Amazon Sign-In Attempt Text Message (Real or Fake in 2022)

You probably want to know what it means to see the "Amazon sign-in attempt" text message. Amazon is one of the most secure websites on the internet. So what's going on? Is it a scam? Is your account safe?

Learn more in this short guide...

amazon sign in attempt text message

What does Amazon sign-in attempt text mean?

The Amazon sign-in attempt text message appears when someone tries to log into your Amazon account from an unrecognized device or browser. If you're getting a message that says Amazon is trying to sign you in, it's probably because someone is trying to access your account without your permission.

This is a security measure to protect your account from unauthorized access. When you see this message, you should check to see if you're currently logged in on any other devices. If you are, you should log out of those devices and change your amazon password.

You don't need to do anything if you're not logged in on any other devices. Amazon will automatically block the unauthorized sign-in attempt and send you an email informing you that someone tried to access your account.

amazon sign in attempt text message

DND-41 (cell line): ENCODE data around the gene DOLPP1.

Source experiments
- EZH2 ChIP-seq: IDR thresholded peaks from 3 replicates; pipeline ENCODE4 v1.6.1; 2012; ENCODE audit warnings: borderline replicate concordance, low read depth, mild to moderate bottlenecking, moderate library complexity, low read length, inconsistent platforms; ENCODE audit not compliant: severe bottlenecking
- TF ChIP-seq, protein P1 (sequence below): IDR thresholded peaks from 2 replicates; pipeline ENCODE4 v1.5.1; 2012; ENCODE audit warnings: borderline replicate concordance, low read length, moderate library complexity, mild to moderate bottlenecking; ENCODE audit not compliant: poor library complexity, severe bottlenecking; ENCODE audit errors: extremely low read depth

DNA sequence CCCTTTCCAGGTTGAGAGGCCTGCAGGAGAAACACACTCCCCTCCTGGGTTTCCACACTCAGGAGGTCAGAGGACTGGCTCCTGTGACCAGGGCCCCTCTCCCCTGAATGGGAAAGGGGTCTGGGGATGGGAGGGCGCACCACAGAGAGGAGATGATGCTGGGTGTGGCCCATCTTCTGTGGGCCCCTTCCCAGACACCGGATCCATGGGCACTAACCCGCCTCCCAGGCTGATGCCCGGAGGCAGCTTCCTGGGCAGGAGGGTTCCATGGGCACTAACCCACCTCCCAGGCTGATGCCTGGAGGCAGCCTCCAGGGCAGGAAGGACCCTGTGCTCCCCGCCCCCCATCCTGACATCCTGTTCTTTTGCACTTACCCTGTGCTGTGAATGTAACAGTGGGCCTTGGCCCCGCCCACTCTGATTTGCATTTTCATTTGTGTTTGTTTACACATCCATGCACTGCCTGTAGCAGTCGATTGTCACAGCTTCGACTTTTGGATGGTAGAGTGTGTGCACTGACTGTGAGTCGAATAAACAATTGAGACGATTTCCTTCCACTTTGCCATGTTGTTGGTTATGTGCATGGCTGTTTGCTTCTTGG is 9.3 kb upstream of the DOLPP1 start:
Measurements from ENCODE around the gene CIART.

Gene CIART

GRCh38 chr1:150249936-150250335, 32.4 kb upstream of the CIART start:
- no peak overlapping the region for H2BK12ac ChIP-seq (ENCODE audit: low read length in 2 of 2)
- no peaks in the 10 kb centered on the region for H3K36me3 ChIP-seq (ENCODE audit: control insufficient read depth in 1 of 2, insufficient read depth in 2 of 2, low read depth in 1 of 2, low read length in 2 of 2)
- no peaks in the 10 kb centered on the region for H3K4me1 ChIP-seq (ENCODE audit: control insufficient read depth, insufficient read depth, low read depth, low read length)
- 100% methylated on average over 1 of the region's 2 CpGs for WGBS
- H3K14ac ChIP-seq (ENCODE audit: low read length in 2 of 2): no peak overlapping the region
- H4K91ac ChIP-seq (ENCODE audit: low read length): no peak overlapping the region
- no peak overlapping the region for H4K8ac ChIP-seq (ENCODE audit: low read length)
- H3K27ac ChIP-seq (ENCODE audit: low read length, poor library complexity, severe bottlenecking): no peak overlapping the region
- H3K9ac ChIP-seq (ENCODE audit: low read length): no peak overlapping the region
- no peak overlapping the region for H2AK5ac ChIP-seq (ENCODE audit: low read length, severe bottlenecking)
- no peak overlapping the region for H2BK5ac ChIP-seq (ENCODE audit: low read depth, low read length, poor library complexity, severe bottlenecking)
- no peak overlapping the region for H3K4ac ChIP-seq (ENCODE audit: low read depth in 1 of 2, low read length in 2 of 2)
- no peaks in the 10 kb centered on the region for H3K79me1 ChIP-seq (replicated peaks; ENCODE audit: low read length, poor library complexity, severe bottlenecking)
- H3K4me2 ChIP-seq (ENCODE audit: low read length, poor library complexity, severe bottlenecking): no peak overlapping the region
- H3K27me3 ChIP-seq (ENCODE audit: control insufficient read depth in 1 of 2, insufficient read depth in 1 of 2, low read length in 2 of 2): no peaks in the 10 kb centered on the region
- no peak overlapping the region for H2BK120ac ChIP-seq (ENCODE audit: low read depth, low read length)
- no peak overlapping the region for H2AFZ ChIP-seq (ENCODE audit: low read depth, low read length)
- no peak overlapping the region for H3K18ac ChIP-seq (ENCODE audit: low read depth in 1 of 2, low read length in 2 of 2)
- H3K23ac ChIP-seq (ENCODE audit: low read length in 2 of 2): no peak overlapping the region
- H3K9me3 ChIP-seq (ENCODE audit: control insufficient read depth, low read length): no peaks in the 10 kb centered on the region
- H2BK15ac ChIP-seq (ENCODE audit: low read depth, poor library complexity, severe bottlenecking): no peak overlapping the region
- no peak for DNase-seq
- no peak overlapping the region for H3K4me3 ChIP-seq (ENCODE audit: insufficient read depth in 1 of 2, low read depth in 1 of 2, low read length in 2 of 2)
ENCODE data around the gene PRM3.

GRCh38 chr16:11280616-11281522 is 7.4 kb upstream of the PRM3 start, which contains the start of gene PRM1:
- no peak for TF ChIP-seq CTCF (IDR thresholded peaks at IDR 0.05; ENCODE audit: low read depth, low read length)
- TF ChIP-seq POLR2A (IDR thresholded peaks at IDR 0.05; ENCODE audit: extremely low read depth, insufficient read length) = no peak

How to Protect Your Amazon Account from Unauthorized Sign-in Attempts

If you think someone is trying to access your account without your permission, there are a few things you can do to protect yourself:

Change your password regularly

Amazon recommends that you change your password every three to six months.

Enable two-factor authentication.

You can add a layer of security to your account by using Two-Step Verification (also called Two-Factor Authentication). With Two-Step Verification, you will enter your password as usual and then be asked for an additional code generated by an app on your phone.

To enable Two-Step Verification:

  1. Go to Your Account and select Login & Security.
  2. Under "Two-Step Verification," select Edit.
  3. Follow the instructions to add Two-Step Verification to your account.
  4. Once you have added Two-Step Verification, you will be prompted for a verification code when you sign in on a new device or from a new location.
  5. Amazon will send the code to you via text message or an authenticator app.
  6. Enter the code and select Verify to complete the sign-in process.